We love winners, even though they’re very rarely particularly likeable people. They’re almost always obsessive and selfish and inconsiderate. That doesn’t matter. We forgive them. We like them while they’re winning.

Adrenaline does strange things, especially when it leaves you. When he was a player, Peter kept getting told how important it was to “control your adrenaline” but he never understood that. For him, his complete, unquestioned focus and concentration out on the ice, his ability to live absolutely in the moment, came quite naturally. It was only when he had to watch the game from the stands for the first time that he realized how close adrenaline is to panic. What rouses the body to battle and achievement are the same instincts that instill mortal dread in the brain. (148)


They weren’t old enough to know their multiplication tables, but they knew that a team didn’t mean anything if you couldn’t depend on each other. That’s both a big and a small thing. Knowing that there are people who will never abandon you. (50)


Sune has never told Peter he loves him. It can be just as hard for father figures to say that as it is for real fathers. But he knows how afraid Peter is of disappointing everyone. All men have different fears that drive the, and Peter’s biggest one is that he isn’t good enough. Not good enough as a dad, not good enough as a man, and not good enough as GM. (94)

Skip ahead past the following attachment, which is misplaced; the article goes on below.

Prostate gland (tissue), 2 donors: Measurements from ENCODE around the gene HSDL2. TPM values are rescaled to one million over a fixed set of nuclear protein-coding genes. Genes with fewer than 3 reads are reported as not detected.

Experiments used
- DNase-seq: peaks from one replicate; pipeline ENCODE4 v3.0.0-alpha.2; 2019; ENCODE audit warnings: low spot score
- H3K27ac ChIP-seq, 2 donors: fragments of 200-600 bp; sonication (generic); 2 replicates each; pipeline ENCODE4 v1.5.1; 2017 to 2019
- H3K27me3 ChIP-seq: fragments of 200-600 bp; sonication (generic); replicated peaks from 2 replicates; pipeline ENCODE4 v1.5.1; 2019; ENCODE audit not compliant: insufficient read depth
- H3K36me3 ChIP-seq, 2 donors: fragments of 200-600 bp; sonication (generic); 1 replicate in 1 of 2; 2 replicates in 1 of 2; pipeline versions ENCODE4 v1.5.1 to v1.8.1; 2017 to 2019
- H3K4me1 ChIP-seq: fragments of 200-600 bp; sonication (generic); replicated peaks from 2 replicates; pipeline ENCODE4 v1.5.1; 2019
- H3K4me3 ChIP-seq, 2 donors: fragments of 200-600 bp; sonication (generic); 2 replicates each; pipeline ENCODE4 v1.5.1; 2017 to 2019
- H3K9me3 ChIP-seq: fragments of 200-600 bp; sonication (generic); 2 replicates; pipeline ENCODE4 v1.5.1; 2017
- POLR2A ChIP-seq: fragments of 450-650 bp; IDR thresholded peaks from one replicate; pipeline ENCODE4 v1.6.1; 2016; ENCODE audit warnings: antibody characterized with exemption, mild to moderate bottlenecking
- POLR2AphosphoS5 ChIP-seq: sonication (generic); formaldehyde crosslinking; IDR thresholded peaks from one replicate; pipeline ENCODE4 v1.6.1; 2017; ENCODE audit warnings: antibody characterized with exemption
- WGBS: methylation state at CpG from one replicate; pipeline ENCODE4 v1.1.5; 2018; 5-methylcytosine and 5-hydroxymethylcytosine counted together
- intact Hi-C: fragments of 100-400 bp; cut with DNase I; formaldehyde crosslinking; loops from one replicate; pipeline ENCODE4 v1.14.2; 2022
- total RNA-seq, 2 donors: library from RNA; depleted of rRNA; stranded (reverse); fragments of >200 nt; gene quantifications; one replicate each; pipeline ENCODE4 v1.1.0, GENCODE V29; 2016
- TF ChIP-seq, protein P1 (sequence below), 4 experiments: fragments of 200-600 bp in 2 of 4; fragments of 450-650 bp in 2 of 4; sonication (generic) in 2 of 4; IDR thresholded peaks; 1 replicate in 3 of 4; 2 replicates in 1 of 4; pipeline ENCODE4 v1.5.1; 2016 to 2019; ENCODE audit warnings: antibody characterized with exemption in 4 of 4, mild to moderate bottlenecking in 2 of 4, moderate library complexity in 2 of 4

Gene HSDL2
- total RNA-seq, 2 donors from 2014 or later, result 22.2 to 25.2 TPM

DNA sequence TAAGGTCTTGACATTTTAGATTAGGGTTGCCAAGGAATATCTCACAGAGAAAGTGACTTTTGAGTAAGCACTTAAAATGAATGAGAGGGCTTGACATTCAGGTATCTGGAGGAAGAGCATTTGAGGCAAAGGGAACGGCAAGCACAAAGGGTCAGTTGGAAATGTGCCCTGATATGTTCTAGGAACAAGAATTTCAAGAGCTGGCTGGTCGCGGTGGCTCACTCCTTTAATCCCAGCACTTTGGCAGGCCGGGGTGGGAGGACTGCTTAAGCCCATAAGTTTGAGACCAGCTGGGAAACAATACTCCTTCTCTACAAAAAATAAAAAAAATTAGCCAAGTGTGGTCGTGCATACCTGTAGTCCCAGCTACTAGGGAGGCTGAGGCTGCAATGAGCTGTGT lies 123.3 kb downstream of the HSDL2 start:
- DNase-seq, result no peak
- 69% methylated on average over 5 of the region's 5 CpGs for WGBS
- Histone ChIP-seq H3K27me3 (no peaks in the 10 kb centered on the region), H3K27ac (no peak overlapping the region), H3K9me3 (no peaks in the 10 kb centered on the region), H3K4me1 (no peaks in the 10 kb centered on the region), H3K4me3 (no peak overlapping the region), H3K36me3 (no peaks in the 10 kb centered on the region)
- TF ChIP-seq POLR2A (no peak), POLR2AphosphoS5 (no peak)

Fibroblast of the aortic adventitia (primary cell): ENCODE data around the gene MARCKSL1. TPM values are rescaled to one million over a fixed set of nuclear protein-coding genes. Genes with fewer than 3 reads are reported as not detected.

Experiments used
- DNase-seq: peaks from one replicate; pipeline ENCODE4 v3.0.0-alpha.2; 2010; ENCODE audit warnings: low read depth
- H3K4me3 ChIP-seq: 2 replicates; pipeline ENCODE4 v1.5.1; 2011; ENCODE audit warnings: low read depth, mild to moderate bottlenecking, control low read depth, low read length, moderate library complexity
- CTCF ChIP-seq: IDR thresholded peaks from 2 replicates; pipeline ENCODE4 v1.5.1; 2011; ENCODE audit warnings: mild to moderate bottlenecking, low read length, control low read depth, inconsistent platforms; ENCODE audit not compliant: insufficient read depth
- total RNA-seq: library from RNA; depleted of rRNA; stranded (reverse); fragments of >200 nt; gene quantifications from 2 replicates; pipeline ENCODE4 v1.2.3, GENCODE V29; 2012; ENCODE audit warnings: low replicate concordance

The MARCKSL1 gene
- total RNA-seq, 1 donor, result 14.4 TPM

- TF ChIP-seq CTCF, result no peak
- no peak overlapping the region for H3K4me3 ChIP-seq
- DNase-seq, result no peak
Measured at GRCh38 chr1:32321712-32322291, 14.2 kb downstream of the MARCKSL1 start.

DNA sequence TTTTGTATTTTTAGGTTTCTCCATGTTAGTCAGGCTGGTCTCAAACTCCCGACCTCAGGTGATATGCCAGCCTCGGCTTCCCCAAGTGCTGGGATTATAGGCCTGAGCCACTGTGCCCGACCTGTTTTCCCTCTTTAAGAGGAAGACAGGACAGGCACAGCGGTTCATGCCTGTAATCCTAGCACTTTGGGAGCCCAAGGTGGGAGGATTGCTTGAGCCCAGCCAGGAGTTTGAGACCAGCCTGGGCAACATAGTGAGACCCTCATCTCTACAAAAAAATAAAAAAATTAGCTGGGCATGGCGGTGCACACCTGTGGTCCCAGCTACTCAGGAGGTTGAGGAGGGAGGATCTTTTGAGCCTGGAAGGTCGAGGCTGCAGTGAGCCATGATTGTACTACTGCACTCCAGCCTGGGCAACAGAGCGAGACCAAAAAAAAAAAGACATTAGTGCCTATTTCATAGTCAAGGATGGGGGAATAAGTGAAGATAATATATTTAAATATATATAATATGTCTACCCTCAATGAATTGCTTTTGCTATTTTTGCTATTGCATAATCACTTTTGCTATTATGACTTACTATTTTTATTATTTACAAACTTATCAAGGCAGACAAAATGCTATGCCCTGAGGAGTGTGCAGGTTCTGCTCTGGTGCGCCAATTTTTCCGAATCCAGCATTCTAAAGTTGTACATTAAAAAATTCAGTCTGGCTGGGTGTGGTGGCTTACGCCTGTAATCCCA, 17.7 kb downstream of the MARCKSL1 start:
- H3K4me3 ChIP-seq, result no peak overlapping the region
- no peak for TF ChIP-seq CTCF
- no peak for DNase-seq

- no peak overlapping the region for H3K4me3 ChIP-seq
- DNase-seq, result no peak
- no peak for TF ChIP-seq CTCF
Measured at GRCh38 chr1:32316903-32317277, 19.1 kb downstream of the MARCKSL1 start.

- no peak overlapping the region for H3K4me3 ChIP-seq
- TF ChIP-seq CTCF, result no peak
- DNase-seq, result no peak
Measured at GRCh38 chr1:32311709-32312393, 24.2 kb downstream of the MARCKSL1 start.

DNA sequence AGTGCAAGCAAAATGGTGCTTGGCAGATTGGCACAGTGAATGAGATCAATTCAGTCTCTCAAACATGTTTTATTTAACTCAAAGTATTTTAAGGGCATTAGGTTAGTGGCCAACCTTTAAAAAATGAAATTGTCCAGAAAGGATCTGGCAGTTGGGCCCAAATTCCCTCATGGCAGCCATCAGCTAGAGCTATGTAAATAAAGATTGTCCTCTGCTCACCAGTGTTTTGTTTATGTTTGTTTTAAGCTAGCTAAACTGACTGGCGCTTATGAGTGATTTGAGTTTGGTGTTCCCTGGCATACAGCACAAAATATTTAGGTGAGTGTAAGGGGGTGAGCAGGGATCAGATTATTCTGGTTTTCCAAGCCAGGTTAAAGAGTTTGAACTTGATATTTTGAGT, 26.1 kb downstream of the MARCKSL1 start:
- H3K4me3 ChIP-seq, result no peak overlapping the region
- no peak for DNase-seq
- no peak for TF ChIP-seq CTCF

Benji always sought out the strongest physical sensations because they displaced other feelings. Adrenaline and the taste of blood in his mouth and throbbing pain all over his body became a pleasant buzz in his head. He liked scaring himself, because when you’re scared you can’t think of anything else. He’s never cut his own skin, but he understands those who do…Because sometimes, when it seriously hurts on the outside, it hurts a little bit less in other places. (275-276)